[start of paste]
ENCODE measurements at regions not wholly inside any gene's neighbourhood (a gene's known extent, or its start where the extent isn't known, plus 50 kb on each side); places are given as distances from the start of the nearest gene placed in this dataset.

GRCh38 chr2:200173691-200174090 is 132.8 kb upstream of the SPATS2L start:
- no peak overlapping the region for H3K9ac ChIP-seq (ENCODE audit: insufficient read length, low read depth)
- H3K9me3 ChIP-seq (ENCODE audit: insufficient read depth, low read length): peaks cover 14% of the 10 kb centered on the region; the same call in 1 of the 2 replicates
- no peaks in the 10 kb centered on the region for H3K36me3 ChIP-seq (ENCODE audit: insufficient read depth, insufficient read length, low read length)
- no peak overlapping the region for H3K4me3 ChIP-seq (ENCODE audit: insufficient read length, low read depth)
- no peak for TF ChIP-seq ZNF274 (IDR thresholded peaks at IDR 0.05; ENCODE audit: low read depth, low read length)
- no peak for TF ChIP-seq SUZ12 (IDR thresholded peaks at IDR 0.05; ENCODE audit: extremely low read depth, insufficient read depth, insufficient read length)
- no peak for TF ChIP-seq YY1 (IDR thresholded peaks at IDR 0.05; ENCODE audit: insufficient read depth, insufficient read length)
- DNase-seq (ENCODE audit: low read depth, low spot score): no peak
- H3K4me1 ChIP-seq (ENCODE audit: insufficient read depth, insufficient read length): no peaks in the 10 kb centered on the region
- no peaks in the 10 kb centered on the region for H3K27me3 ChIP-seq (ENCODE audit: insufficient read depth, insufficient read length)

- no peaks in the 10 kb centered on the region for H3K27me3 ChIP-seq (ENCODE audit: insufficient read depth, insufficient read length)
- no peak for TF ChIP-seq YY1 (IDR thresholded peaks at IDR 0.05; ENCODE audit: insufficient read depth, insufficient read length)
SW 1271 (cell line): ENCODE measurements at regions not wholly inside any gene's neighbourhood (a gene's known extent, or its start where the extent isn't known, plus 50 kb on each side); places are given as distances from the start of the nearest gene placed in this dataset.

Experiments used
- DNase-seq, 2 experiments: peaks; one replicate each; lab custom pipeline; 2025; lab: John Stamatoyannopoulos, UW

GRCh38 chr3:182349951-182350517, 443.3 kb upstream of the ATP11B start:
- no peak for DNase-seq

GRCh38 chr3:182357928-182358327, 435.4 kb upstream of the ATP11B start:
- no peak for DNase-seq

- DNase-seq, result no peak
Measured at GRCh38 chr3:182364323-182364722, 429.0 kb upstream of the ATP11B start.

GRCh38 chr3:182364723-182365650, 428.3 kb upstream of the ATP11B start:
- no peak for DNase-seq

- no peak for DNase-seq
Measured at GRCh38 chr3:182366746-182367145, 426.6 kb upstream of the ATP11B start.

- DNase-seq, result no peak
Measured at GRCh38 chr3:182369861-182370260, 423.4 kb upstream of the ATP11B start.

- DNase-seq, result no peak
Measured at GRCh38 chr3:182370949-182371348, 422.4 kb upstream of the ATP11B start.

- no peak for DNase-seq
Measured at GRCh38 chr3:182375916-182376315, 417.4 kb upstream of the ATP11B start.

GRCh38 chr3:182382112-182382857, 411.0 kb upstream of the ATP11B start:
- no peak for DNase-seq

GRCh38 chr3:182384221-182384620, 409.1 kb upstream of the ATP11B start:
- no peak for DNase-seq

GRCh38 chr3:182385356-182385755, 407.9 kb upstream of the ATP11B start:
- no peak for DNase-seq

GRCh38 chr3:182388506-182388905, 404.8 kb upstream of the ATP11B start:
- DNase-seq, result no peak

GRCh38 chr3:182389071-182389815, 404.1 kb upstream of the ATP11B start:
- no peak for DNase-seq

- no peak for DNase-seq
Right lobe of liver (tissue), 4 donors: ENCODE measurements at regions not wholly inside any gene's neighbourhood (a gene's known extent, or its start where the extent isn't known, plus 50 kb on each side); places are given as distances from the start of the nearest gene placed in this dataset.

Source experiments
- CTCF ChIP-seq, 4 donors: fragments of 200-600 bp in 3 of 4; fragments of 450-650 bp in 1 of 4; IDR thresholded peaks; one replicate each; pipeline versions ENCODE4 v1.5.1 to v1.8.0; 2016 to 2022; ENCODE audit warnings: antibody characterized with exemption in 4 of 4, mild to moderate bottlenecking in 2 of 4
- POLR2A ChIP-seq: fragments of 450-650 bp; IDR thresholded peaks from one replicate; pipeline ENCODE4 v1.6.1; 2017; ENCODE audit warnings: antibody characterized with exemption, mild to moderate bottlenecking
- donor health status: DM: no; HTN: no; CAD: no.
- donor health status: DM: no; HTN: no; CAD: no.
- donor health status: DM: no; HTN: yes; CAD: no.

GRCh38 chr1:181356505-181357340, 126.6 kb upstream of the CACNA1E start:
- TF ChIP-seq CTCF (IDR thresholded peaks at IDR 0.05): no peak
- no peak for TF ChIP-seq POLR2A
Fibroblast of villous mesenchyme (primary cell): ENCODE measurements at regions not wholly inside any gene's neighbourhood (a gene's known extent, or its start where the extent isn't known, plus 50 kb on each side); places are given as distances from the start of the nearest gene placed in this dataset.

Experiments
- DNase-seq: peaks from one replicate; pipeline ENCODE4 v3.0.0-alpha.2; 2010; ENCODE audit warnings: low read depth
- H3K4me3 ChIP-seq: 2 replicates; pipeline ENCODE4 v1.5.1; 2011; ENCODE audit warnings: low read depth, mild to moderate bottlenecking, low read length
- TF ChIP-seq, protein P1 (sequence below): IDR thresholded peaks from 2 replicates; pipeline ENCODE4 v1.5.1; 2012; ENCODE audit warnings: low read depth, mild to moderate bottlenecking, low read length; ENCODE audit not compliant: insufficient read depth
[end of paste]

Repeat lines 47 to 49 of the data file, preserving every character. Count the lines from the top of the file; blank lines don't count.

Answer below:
- CTCF ChIP-seq, 4 donors: fragments of 200-600 bp in 3 of 4; fragments of 450-650 bp in 1 of 4; IDR thresholded peaks; one replicate each; pipeline versions ENCODE4 v1.5.1 to v1.8.0; 2016 to 2022; ENCODE audit warnings: antibody characterized with exemption in 4 of 4, mild to moderate bottlenecking in 2 of 4
- POLR2A ChIP-seq: fragments of 450-650 bp; IDR thresholded peaks from one replicate; pipeline ENCODE4 v1.6.1; 2017; ENCODE audit warnings: antibody characterized with exemption, mild to moderate bottlenecking
- donor health status: DM: no; HTN: no; CAD: no.